| Literature Review|| |
The amount of lost enamel and residual cementing agent after bracket removal has been widely discussed in the literature. Several factors such as resin cement used, tools for removal are listed in assessing the amount of enamel lost. 
Different techniques have been used to remove residual adhesive after debonding of brackets. The methods should return the enamel to its form with the least possible damage to its surface. The literature procedures for removal ranges from remover with pliers band, different types of drills in low and high speed tips, soflex discs, ultrasonic applications and laser. [6-9]
In 1979, Zachrisson and Arthun  evaluated by stereomicroscopy and scanning electron microscopy, the quality of the enamel surface after debonding of brackets. Thin diamond burs, coarse strips, medium and fine sandpaper, green rubber tip and tungsten carbide drill were tested and assigned to observable qualitative scores that ranged from 0 to 4 according to the index surface system: 0 = Perfect surface, 1 = satisfactory, 2 = surface acceptable, 3 = imperfect surface, 4 = unacceptable surface. Thus, among the tested techniques the most appropriate results were obtained with tungsten burs at low speed, producing the best standard with less enamel loss and superior accessibility into anatomical grooves as other areas.
A study using enamel reference steel markers was performed to determine the enamel loss resulting from each step in the placement and removal of the bonded orthodontic attachments. The remaining material was removed with rotary instruments. In this context higher enamel loss was observed when used at high speed with the 7902 drill and green rubber tip, while at low speed with drill 7111 less enamel was damaged. 
In order to compare tungsten burs, Hong and Lew  evaluated four other methods of enamel remaining index by scanning electron microscopy analysis. After bracket debonding, the samples of each group were finished by different methods: Ormco remover pliers, tungsten drill Komet at low speed, ultra high speed diamond drills, tungsten drill at high speed, white stone finish. Statistical analysis demonstrated no significant difference in inter-observer variability in the two assessment. It was stated that no isolated method was considered ideal for removal of the remaining composite.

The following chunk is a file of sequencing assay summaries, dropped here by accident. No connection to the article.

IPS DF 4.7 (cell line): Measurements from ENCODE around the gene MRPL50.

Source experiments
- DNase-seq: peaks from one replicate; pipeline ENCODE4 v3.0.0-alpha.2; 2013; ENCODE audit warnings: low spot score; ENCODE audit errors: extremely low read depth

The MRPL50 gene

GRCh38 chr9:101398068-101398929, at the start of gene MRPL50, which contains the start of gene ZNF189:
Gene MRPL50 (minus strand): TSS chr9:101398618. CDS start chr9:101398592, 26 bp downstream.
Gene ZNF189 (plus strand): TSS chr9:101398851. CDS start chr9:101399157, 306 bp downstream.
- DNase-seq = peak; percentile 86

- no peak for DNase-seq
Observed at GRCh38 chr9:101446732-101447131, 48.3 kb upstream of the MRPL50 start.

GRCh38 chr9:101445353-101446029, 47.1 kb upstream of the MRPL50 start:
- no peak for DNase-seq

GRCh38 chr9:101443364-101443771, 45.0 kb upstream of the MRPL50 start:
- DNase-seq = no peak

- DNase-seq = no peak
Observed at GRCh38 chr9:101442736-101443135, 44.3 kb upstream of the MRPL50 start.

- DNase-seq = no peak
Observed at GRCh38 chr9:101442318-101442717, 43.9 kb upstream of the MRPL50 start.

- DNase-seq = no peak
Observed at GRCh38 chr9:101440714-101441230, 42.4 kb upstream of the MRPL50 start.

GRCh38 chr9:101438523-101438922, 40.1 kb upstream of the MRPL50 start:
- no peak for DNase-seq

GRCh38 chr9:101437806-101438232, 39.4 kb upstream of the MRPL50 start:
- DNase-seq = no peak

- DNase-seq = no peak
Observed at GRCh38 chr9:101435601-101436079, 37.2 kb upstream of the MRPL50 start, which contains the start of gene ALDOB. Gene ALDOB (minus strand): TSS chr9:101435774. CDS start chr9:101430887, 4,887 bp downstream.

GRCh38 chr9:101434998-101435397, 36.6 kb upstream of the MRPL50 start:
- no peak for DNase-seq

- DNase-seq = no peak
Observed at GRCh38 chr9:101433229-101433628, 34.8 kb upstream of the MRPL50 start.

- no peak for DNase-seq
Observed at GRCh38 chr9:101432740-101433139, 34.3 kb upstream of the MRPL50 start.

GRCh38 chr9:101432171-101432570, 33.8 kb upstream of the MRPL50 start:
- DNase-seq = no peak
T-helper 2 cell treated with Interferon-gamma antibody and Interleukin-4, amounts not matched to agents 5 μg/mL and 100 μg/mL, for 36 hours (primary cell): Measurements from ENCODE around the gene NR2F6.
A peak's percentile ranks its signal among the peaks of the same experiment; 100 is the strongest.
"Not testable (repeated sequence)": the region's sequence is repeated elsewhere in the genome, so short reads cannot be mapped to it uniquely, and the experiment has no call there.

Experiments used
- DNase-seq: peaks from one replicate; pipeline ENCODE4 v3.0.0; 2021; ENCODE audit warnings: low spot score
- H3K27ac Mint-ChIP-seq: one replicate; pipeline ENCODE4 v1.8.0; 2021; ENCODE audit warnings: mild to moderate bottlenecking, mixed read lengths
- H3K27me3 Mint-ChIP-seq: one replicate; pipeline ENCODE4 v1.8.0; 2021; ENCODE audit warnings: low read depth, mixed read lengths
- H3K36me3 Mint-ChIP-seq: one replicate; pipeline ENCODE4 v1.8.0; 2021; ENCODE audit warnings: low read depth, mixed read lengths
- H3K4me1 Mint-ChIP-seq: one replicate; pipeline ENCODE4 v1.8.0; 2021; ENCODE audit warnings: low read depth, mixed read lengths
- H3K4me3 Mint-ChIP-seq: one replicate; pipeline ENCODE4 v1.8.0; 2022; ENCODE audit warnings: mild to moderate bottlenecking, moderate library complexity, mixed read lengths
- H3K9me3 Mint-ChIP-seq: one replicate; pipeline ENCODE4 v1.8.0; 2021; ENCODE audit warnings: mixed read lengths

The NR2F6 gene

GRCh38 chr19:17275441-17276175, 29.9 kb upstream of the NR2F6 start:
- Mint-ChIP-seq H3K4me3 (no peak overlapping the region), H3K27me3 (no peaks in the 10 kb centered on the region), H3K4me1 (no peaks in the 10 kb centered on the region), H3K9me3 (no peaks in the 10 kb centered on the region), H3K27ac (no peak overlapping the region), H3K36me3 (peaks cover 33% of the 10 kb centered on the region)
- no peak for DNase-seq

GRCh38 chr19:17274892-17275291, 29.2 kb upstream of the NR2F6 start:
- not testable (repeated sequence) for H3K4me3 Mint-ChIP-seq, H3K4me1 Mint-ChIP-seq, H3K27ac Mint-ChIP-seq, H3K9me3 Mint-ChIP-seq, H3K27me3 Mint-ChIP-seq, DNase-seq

In 2001, Radlanski  proposed a new drill with a rounded tip eight-strip tungsten with a funnel shape. In general, the cutting capacity was reduced enamel, while the drill is maintained sufficiently sharp. For testing the prototype, the remaining composite was removed after initial removal with conventional tungsten carbide drills and prototypes gradually modified of new finishing bur. The resulting enamel surfaces were examined by scanning electron microscopy; the samples were treated with a polishing paste and evaluated again. Conventional burs not only removed the remaining resin, but also the enamel structure. The developed prototype was demonstrated by morphological evaluation to be less aggressive in removing the residual resin after bracket debonding.
In order to evaluate the surface roughness of the enamel using two methods of removing resin, Eliades et al.,  2004, submitted the enamel surface to profilometry, registering four roughness parameters (Ra, Rq, Rt, and Rz). Removal of the remaining specimens was performed with tungsten carbide drill eight-strip and diamond drill ultrathin, both at high speed and duration of each protocol for removal was also recorded. Regarding the roughness of the enamel there was no significant difference between the two methods. The resin removal with a diamond bur was obtained in approximately half the time in comparison with the tungsten drill with eight blades. Regardless of the protocol used for removing the resin, there is an irreversible effect on enamel texture.